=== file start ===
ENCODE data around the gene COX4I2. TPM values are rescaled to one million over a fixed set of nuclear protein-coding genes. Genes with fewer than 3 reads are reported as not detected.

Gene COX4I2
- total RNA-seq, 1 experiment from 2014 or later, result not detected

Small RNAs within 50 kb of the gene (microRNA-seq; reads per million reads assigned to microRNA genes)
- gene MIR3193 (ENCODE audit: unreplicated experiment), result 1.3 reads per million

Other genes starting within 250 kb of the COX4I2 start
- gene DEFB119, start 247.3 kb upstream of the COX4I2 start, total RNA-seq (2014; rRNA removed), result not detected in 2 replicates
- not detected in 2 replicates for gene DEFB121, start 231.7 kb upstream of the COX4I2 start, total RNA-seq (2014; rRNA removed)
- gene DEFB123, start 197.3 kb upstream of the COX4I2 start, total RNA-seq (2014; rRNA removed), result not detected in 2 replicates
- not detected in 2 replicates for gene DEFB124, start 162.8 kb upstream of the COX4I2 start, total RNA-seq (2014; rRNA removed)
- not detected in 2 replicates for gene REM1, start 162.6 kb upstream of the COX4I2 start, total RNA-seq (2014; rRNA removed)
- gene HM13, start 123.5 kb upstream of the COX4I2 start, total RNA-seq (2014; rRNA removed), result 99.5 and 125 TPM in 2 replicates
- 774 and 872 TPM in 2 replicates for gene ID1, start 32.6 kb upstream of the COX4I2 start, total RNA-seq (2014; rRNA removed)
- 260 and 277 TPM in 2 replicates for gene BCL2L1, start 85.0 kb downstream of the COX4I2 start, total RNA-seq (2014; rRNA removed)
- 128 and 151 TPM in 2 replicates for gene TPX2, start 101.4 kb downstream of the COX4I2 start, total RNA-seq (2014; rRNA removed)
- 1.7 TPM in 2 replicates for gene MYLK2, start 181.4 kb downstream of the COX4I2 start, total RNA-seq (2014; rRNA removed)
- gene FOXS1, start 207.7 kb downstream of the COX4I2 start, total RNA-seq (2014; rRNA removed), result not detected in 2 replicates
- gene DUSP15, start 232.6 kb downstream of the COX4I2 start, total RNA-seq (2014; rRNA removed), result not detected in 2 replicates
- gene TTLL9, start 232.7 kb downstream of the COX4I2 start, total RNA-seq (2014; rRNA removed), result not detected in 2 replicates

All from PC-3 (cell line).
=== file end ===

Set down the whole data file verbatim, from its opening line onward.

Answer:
ENCODE data around the gene COX4I2. TPM values are rescaled to one million over a fixed set of nuclear protein-coding genes. Genes with fewer than 3 reads are reported as not detected.

Gene COX4I2
- total RNA-seq, 1 experiment from 2014 or later, result not detected

Small RNAs within 50 kb of the gene (microRNA-seq; reads per million reads assigned to microRNA genes)
- gene MIR3193 (ENCODE audit: unreplicated experiment), result 1.3 reads per million

Other genes starting within 250 kb of the COX4I2 start
- gene DEFB119, start 247.3 kb upstream of the COX4I2 start, total RNA-seq (2014; rRNA removed), result not detected in 2 replicates
- not detected in 2 replicates for gene DEFB121, start 231.7 kb upstream of the COX4I2 start, total RNA-seq (2014; rRNA removed)
- gene DEFB123, start 197.3 kb upstream of the COX4I2 start, total RNA-seq (2014; rRNA removed), result not detected in 2 replicates
- not detected in 2 replicates for gene DEFB124, start 162.8 kb upstream of the COX4I2 start, total RNA-seq (2014; rRNA removed)
- not detected in 2 replicates for gene REM1, start 162.6 kb upstream of the COX4I2 start, total RNA-seq (2014; rRNA removed)
- gene HM13, start 123.5 kb upstream of the COX4I2 start, total RNA-seq (2014; rRNA removed), result 99.5 and 125 TPM in 2 replicates
- 774 and 872 TPM in 2 replicates for gene ID1, start 32.6 kb upstream of the COX4I2 start, total RNA-seq (2014; rRNA removed)
- 260 and 277 TPM in 2 replicates for gene BCL2L1, start 85.0 kb downstream of the COX4I2 start, total RNA-seq (2014; rRNA removed)
- 128 and 151 TPM in 2 replicates for gene TPX2, start 101.4 kb downstream of the COX4I2 start, total RNA-seq (2014; rRNA removed)
- 1.7 TPM in 2 replicates for gene MYLK2, start 181.4 kb downstream of the COX4I2 start, total RNA-seq (2014; rRNA removed)
- gene FOXS1, start 207.7 kb downstream of the COX4I2 start, total RNA-seq (2014; rRNA removed), result not detected in 2 replicates
- gene DUSP15, start 232.6 kb downstream of the COX4I2 start, total RNA-seq (2014; rRNA removed), result not detected in 2 replicates
- gene TTLL9, start 232.7 kb downstream of the COX4I2 start, total RNA-seq (2014; rRNA removed), result not detected in 2 replicates

All from PC-3 (cell line).